Old Debates: Cleansed at the National Theatre

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“I went to see Cleansed because I know that torture and brutality happen in the world, and I believe that it is crucial that art responds to this in some way. So I went to see what this production had to say.”

The National Theatre’s production of Cleansed, by Sarah Kane, is causing a fuss. The response spans from vitriolic condemnation (Susannah Clapp’s review in the Observer) to tentative praise (Andrzej Lukowski’s review for TimeOut). Usually I love mixed reviews of shows. It tends to mean that a reaction has been incited in the audience. But this fuss is 18 years old, and I cannot find it in me to get all riled up. Well, I get worked up for different reasons.

I should explain.

Cleansed is a dystopian exploration of torture. Tinker is the sadistic, Orwellian ruler of the little world of the play. He tortures the inhabitants in a seemingly clinical attempt to understand love. The play overflows with graphic scenes of violence and after having watched this production from the second row, I can tell you from personal experience that it is disturbing. I do no delight in observing brutality, but I did not go to be comforted. I went because I know that torture and brutality happen in the world, and I believe that it is crucial that art responds to this in some way. So I went to see what this production had to say.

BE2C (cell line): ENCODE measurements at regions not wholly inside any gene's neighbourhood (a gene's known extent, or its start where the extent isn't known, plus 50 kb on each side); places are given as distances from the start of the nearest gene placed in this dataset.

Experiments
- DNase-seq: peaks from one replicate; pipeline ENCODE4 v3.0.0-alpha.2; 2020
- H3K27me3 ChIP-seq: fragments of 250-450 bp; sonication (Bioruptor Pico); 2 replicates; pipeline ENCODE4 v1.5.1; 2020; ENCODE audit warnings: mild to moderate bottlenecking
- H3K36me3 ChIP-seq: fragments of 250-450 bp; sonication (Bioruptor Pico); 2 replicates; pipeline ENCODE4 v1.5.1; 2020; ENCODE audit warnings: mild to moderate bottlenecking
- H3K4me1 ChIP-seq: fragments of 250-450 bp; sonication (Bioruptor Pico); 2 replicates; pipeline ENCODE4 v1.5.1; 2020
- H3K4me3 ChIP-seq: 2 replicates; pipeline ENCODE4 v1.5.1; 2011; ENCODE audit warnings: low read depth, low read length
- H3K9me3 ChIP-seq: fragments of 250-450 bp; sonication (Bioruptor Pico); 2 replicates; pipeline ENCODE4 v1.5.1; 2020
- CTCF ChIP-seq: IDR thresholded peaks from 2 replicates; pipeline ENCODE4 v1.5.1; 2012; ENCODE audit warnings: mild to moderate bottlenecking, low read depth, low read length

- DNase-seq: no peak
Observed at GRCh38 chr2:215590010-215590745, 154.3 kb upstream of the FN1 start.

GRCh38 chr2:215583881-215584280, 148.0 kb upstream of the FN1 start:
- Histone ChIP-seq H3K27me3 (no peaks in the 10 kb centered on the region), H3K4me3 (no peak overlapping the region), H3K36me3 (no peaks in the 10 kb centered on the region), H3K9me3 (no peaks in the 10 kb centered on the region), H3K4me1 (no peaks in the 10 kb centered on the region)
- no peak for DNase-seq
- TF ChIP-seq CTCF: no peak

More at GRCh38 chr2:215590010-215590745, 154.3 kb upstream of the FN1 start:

Sarah Kane (the author, ed) believed something similar. She thought that there should be nothing you cannot put on stage. Her point was that as soon as you say something should not be staged, you take a step towards trying to pretend that it does not exist. Kane was causing much consternation back in the nineties. Because of their extremity, it was difficult not to be polarized. On the one side, there were the political-correctness mongers, yelling about how obscene it all was. On the other, there were open-minded audiences (and a lot of theatre makers) who hailed her work as revolutionary, and a necessary development in British Theatre. What gets me worked up is that it feels like we’re back having that same debate this time. It feels terribly regressive.

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A scene from Cleansed. Photo by Stephen Cummiskey.

The first thing to hit the news about this production was that people were fainting. Oooh, all the crazy things happening on stage were causing people to faint. And then, horror of horrors, people were walking out. Our delicate sensibilities in the First World (or perhaps only in Britain) do not like to be confronted with the extremities of life elsewhere. In a modern culture of hyper political-correctness, many people seem to feel that they have a right to be insulated against anything that offends them.